On Show - the best exhibitions from around the world

Here we list our favourite exhibitions and events


A Tale of Two Empires: Rome and Persia

Late Roman and Sasanian coins from the Barber's collection tell the story of the tumultuous relationship between the Roman and the Persian empires from the 3rd to the 7th centuries AD. Images on the coins and on seals on loan from the Fitzwilliam Museum bear portraits of kings and emperors – such as the silver antoninianus (above) of Valerian I (AD 253–260), – and also tell stories of bloody conflicts, political alliances, artistic exchanges, betrayals and revenge.
Barber Institute of Fine Arts
+44 (0)121 414 7333
Until 15 March 2020.


Imagine a Castle: Paintings from the National Gallery, London

The National Gallery's acquisition of the Venetian master Bernardo Bellotto's landscape, The Fortress of Königstein from the North, circa 1756–58 (above) is currently being celebrated in a tour around the UK with five other works, all featuring castles and fortresses, both real and imagined. The selection of paintings travelling around the country highlights the various ways that artists have portrayed castles over the past 500 years, whether chronicling real buildings and their state of preservation, providing an imaginary backdrop for stories from ancient Rome and Christian legend, or using castle ruins as a metaphor for decline. The first stop on the tour is at the National Museum Cardiff, where the paintings from the National Gallery will draw attention to the variety of castles depicted in the collections of Amgueddfa Cymru – National Museum Wales, and encourage new ways of looking at these works. After their sojourn in Cardiff, the National Gallery paintings will travel to Sunderland Museum & Winter Gardens (Castles: Paintings from the National Gallery, London, 25 July–15 November 2020) before moving on to Norfolk and Norwich Castle Museum (Castles: Reality, History and Myth, Paintings from the National Gallery, London,
28 November 2020–7 March 2021).
National Museum Cardiff
+44 (0)300 111 2 333
From 28 January to 10 May 2020.

Leonardo da Vinci: A Life in Drawing

The wealth of drawings left behind by Leonardo far outnumber his celebrated paintings (of which he completed around 20) and, as many of his projects were unrealised or destroyed, they offer a valuable insight into his wide-ranging work – as a sculptor, architect, military and civil engineer and anatomist. Commemorating the 500th anniversary Leonardo's death, this exhibition – the largest of his work in Scotland – presents 80 of his drawings in the Royal Collection to provide a comprehensive survey of the artist's life and interests. Studies, such as The Head of Leda, circa 1505-8 (above), made for his now-lost painting, Leda and the Swan, cartography, studies of horses and equestrian monuments are all on show.
The Queen's Gallery, Palace of Holyroodhouse
+44 (0)303 123 7306
From 22 November 2019 to
15 March 2020.


Sir Stamford Raffles: collecting in Southeast Asia 1811–1824

Although regarded as a somewhat controversial figure today, Sir Thomas Stamford Raffles (1781–1826), who served as Lieutenant-Governor of Java and Lieutenant-Governor of Sumatra, is credited with being the founder of the modern city-state of Singapore (which, last year, marked its bicentenary). Raffles was a keen collector of objects from Southeast Asia, especially Java, and this exhibition, which is being held in collaboration with the Asian Civilisations Museum, Singapore, presents a range of objects from his own collection, which bear witness to the art and court cultures of Java from the 7th to the early 19th century. Among the exhibits are puppets, masks, a 9th-century bronze Bodhisattva, and drawings of sites, buildings, and sculptures. The latter includes one, a Dutch drawing dating from 1785–88 (above) which shows the Hindu god Surya being conveyed in a European-style chariot drawn by four horses. This exhibition highlights Raffles' interest in recording and learning about the region's heritage.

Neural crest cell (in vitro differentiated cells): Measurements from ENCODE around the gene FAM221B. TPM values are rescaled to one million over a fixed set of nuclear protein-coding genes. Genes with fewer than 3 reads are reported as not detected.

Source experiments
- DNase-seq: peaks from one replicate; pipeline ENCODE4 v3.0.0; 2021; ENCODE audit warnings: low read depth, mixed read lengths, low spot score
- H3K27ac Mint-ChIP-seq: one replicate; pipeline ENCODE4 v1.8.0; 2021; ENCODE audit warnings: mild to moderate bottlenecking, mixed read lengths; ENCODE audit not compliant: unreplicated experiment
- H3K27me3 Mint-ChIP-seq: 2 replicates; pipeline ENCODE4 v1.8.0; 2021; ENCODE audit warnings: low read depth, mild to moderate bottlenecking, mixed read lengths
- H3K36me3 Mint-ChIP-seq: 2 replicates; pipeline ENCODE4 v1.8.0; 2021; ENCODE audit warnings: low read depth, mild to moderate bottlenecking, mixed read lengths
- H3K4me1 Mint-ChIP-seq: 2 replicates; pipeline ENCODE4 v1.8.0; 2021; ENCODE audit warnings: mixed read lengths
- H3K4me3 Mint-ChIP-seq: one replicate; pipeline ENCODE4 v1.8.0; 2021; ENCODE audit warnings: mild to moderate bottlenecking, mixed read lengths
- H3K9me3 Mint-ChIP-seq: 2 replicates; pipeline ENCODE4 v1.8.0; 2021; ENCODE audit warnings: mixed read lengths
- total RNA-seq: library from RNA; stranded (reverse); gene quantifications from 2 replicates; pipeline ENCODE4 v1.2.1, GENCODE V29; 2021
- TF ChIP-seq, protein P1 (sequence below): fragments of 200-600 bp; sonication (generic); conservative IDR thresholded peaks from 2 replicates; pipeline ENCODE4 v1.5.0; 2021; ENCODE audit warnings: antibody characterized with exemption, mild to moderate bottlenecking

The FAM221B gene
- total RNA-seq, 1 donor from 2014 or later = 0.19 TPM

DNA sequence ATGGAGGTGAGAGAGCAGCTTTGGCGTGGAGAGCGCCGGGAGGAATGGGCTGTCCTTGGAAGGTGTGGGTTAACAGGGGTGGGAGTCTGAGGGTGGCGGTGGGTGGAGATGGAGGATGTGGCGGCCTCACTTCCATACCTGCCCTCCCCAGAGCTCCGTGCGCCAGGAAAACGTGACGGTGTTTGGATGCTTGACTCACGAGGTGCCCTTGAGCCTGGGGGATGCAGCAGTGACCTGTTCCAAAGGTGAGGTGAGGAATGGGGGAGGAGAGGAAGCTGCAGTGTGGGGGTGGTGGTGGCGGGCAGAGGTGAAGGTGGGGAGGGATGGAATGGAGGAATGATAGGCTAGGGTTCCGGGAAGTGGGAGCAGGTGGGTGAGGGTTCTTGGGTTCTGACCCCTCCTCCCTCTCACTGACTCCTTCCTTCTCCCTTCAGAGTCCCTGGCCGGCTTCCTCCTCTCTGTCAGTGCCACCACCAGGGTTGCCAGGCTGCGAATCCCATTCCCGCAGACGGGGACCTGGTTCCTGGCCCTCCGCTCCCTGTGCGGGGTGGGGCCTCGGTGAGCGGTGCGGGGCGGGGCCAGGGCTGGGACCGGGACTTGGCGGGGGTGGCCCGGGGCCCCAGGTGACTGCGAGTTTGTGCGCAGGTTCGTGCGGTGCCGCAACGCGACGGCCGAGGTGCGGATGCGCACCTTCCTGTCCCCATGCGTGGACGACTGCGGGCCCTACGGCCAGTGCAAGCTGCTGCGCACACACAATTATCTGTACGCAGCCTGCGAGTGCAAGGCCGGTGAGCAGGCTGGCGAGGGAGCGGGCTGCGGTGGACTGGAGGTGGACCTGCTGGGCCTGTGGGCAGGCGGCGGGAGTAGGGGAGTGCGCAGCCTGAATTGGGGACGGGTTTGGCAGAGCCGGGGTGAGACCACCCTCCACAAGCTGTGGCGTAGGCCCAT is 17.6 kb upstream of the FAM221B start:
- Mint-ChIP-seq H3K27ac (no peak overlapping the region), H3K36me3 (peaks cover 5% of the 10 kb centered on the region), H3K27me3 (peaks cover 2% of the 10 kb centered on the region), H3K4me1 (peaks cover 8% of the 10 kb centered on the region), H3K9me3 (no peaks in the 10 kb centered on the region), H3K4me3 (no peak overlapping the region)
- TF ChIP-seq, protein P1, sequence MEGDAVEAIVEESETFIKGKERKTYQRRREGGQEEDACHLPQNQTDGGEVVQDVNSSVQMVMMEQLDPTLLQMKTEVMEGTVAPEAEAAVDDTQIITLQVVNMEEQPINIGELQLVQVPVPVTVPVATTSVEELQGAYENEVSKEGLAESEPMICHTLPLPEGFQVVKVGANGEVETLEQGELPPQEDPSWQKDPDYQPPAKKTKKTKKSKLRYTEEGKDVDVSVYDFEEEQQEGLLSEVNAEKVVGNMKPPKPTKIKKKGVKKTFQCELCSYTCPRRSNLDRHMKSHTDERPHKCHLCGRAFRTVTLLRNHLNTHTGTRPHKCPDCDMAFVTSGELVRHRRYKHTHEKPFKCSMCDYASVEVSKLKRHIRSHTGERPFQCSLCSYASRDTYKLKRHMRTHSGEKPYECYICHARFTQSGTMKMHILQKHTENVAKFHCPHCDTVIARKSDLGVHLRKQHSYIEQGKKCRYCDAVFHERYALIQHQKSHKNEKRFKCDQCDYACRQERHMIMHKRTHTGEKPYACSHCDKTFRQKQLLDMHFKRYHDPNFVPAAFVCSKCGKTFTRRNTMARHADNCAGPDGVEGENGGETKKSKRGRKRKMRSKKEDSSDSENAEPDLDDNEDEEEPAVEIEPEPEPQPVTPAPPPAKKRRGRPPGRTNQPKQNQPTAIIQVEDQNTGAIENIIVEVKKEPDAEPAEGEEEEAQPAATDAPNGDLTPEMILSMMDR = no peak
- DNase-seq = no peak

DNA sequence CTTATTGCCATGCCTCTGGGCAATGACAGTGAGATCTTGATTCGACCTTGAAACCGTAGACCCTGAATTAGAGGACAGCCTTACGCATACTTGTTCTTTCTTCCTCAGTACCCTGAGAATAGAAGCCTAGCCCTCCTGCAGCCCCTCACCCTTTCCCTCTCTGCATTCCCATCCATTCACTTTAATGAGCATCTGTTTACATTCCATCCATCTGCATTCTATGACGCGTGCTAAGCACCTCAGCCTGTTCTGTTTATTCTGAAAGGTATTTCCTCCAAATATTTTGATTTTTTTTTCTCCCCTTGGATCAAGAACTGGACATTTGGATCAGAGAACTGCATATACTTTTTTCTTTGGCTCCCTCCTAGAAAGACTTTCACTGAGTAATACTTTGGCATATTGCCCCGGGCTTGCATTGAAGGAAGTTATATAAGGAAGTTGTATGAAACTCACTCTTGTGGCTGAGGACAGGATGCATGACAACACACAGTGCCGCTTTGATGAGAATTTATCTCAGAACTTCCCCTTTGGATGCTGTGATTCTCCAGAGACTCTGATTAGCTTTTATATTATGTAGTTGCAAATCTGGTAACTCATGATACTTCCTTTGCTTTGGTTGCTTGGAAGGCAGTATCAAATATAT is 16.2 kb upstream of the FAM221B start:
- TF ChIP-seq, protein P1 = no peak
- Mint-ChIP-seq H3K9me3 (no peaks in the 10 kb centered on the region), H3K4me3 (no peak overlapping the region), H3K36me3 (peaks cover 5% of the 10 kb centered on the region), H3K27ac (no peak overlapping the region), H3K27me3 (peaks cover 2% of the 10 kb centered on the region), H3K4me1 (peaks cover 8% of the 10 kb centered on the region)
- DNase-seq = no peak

British Museum
+44 (0)20 7323 8000
Until 12 January 2020.

Portraying Pregnancy

Before the 20th century, many women spent much of their time pregnant, yet this state is rarely seen in surviving portraits. This exhibition examines portraits of pregnant women from the 15th century to today, bringing together paintings, photographs, clothing and other objects, to chart how social attitudes have changed and affected the portrayal of pregnancy over time. Highlights include: Hans Holbein II's Cicely Heron, 1526–27, and, more recently, from 2017, Annie Leibovitz's photograph for the cover of Vanity Fair, showing a pregnant Serena Williams; as well as the most liked Instagram post of 2017, Awol Erizku's photograph
of Beyoncé pregnant with twins.
Foundling Museum
+44 (0)20 7841 3600
From 24 January to 26 April 2020.

Charlotte Salomon: Life or Theatre?

Born in Berlin in 1917, German-Jewish artist Charlotte Salomon created her extraordinary work, Life? or Theatre? A Play with Music in the early 1940s, while she was in hiding in the south of France. In 1943, she was arrested and sent to Auschwitz, where she was killed at the age of 26 – she was five months pregnant. Life? or Theatre? A Play with Music consists of over 700 gouaches, divided into a prelude, main section, and epilogue, each with its distinct acts and scenes. Together, they present a potent personal narrative with tremendous emotional depth that spans the artist's family life, her training at the Art Academy in Berlin, the rise of the Nazis, and her exile in France. Painted in vivid hues, combining image, text and musical references, the gouaches intertwine personal relationships and experiences, such as love (above), with chilling, murderous political machinations. This exhibition features more than 230 gouaches, including 50 that have never shown in London before.